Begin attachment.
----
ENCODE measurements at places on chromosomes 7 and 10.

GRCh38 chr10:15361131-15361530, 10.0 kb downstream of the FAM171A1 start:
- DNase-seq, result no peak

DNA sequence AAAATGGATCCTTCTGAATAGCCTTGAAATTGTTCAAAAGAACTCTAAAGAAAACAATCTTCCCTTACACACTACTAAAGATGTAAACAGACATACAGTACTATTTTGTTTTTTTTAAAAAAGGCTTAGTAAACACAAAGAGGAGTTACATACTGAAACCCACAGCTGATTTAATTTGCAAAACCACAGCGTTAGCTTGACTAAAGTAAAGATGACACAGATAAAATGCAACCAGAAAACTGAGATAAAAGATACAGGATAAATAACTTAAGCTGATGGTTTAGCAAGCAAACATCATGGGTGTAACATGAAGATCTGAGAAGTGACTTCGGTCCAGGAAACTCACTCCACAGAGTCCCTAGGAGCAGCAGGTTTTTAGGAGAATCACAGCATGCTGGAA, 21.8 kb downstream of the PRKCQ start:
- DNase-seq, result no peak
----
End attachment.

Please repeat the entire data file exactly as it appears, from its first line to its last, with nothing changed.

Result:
ENCODE measurements at places on chromosomes 7 and 10.

GRCh38 chr10:15361131-15361530, 10.0 kb downstream of the FAM171A1 start:
- DNase-seq, result no peak

DNA sequence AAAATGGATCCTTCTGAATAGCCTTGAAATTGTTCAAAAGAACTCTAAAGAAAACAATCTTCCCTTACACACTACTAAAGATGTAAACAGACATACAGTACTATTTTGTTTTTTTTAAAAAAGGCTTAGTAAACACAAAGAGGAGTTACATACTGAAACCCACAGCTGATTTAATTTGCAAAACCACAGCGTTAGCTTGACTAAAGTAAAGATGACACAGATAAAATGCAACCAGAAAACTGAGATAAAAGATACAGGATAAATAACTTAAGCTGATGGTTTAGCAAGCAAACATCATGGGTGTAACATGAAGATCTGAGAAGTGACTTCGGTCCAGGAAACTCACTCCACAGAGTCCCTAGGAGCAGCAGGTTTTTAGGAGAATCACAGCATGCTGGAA, 21.8 kb downstream of the PRKCQ start:
- DNase-seq, result no peak